But if you look at the second graph, it doesn't actually seem all that bad. Sure the "theory" graph is a bit more up-and-to-the-right than the reality, but not by that much. But there's actually something even more nefarious that is not shown on the above chart, and that is the behavior and expectations of users during the period of accumulating tech debt. Bad code rarely produces good outcomes. Sure, you might be able to get away with it for a month or two without anyone noticing, but within a couple cycles it's virtually guaranteed that users will start having a worse experience. And when that happens the inevitable result is a drop in adoption. It's extremely hard to win back the same cohort of users (which is precisely who you have in a corporate context) once they have become disillusioned with your applications. And if the success of tech initiatives is measured by adoption, that means you will have a tough time climbing back to your peak of success. It's like the stock market: if you lose 50% and then gain 50%, you aren't back to where you started. The ascent is much harder than the descent.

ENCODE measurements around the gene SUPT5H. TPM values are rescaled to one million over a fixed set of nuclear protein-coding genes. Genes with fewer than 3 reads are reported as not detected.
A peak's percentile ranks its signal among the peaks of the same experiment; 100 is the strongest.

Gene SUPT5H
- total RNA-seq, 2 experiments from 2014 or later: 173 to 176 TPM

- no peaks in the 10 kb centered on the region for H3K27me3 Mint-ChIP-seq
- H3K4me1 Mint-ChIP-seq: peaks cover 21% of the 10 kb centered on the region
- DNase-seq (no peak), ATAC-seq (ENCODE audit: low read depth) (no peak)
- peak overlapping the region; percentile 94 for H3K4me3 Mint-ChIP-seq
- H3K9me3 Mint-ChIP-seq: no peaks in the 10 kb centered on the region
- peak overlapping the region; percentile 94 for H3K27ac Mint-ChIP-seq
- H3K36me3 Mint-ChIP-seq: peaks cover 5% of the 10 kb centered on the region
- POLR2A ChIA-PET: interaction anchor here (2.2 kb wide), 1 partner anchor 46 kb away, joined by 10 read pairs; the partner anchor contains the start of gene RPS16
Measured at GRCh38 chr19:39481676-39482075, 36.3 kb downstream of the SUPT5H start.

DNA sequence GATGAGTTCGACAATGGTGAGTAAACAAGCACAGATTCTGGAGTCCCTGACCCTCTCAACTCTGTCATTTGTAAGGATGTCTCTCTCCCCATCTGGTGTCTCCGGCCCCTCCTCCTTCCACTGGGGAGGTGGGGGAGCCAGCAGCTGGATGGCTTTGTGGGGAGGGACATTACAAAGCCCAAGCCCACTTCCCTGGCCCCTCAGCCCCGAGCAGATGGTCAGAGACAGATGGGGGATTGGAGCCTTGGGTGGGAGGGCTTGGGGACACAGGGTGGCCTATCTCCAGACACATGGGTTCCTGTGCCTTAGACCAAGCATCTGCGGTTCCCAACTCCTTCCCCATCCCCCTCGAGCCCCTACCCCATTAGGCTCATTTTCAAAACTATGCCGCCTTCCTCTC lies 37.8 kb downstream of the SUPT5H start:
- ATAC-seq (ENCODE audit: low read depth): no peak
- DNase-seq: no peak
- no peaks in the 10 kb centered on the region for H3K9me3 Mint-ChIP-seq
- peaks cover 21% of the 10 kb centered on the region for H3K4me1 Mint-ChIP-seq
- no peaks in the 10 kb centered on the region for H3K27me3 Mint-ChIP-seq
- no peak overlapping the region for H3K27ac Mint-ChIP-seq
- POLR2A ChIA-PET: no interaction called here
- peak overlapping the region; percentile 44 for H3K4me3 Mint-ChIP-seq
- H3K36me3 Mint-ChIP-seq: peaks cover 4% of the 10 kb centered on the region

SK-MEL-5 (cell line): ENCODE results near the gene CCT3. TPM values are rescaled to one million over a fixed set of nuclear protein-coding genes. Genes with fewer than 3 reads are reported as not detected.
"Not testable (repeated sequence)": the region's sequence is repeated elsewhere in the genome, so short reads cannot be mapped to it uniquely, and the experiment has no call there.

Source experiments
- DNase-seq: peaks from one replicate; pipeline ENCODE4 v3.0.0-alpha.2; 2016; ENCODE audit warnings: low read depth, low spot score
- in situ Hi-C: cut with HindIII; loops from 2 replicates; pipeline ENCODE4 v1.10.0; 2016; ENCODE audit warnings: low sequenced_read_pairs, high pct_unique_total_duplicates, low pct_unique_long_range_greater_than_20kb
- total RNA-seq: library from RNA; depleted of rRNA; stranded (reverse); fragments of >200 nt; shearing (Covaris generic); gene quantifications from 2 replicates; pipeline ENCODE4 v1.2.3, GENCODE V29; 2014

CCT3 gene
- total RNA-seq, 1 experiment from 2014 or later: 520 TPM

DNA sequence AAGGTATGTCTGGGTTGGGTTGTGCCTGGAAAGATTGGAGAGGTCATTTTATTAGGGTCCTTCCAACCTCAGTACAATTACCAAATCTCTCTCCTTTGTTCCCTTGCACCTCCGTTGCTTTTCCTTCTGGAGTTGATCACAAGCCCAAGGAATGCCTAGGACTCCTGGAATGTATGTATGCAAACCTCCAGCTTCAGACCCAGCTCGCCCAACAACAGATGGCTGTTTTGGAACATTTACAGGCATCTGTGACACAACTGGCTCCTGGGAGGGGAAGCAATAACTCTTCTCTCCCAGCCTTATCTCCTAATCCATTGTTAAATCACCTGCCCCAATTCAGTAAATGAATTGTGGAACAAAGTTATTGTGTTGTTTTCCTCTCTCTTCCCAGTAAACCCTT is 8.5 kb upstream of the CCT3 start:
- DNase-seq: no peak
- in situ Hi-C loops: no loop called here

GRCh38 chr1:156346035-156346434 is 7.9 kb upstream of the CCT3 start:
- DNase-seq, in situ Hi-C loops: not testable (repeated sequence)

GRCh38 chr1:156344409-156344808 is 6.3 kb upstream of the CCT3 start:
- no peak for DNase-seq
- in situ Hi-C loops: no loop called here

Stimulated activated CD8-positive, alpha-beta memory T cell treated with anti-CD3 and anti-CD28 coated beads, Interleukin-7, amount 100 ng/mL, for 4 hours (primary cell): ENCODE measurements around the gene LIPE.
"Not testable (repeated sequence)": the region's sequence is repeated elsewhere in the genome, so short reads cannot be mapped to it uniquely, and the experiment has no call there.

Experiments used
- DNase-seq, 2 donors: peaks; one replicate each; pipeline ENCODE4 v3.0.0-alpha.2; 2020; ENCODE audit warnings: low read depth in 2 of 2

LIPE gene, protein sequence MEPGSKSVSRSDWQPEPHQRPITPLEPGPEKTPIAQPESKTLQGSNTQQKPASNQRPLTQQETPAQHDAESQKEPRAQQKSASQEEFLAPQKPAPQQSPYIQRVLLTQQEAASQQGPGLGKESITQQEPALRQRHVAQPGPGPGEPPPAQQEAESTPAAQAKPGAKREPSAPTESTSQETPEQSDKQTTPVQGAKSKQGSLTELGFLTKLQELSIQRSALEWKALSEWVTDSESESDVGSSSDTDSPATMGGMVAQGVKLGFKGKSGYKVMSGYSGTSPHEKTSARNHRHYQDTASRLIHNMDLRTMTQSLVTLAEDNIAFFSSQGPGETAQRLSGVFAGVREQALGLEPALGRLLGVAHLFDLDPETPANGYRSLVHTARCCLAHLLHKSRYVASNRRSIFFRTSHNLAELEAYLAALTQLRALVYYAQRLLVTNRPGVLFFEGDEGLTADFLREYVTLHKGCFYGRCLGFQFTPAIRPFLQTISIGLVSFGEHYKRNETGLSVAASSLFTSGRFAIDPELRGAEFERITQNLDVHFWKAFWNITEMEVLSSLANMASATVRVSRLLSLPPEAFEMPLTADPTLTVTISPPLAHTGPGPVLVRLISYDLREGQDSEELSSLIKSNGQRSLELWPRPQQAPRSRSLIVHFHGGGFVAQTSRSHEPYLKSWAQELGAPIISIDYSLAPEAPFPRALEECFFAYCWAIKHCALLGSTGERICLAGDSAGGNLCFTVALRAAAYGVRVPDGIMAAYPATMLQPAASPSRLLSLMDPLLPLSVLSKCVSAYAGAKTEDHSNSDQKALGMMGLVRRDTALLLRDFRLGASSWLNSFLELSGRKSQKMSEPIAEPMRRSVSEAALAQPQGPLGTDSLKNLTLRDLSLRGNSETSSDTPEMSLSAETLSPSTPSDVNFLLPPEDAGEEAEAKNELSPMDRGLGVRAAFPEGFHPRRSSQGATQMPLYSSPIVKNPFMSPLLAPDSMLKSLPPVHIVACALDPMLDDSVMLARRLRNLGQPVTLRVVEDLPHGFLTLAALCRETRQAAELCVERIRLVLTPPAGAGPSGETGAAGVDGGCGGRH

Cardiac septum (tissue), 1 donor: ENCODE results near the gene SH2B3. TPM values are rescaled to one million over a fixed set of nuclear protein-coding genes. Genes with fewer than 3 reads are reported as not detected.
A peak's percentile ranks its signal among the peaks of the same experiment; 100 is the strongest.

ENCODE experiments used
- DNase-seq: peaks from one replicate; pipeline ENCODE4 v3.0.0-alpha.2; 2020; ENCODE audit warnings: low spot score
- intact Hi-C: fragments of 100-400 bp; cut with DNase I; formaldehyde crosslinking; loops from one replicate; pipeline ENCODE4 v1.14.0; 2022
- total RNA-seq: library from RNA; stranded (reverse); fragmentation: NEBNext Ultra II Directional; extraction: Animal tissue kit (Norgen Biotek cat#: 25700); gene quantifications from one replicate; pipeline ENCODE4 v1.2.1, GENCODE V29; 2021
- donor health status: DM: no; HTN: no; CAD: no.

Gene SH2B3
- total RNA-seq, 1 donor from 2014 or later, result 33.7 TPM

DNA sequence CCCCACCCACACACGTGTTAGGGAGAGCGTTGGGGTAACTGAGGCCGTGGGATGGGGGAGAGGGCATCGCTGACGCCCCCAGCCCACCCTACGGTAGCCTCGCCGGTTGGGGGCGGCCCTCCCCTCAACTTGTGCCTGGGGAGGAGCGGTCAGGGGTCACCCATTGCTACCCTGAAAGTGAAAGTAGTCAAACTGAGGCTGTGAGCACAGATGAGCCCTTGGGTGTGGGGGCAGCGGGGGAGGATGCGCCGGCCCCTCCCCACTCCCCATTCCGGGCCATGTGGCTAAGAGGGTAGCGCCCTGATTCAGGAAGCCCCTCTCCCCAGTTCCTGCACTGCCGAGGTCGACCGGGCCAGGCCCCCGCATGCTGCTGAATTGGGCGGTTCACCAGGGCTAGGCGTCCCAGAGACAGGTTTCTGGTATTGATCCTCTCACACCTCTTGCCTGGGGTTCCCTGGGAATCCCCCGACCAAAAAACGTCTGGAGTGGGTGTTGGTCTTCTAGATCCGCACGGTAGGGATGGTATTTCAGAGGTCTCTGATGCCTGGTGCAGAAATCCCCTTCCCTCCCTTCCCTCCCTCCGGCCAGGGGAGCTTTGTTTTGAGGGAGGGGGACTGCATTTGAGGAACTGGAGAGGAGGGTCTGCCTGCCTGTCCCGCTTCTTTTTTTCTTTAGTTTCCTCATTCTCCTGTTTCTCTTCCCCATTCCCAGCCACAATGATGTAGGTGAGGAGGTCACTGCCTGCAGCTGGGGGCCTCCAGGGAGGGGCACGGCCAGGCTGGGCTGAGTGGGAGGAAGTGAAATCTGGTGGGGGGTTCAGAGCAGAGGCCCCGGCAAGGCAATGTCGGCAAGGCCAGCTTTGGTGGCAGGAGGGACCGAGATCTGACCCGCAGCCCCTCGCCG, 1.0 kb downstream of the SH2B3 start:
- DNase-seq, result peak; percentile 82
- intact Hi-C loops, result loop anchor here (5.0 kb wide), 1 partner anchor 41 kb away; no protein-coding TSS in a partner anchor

"OK, but budget realities have to be taken into account," I hear you saying. No arguments there. At least not today, although I have argued in the past that tech, particularly business intelligence, needs to pay for itself. But stipulating that a cost reduction is needed is not the same as stipulating that tech debt is needed. Let's say you are a director who has been handed down a 50% cost-cutting mandate and currently have a team of 10 senior developers. Rather than switching to a team of 10 junior developers who are half the hourly cost of the seniors, I would instead propose cutting the existing development staff by 5 people during the lean periods.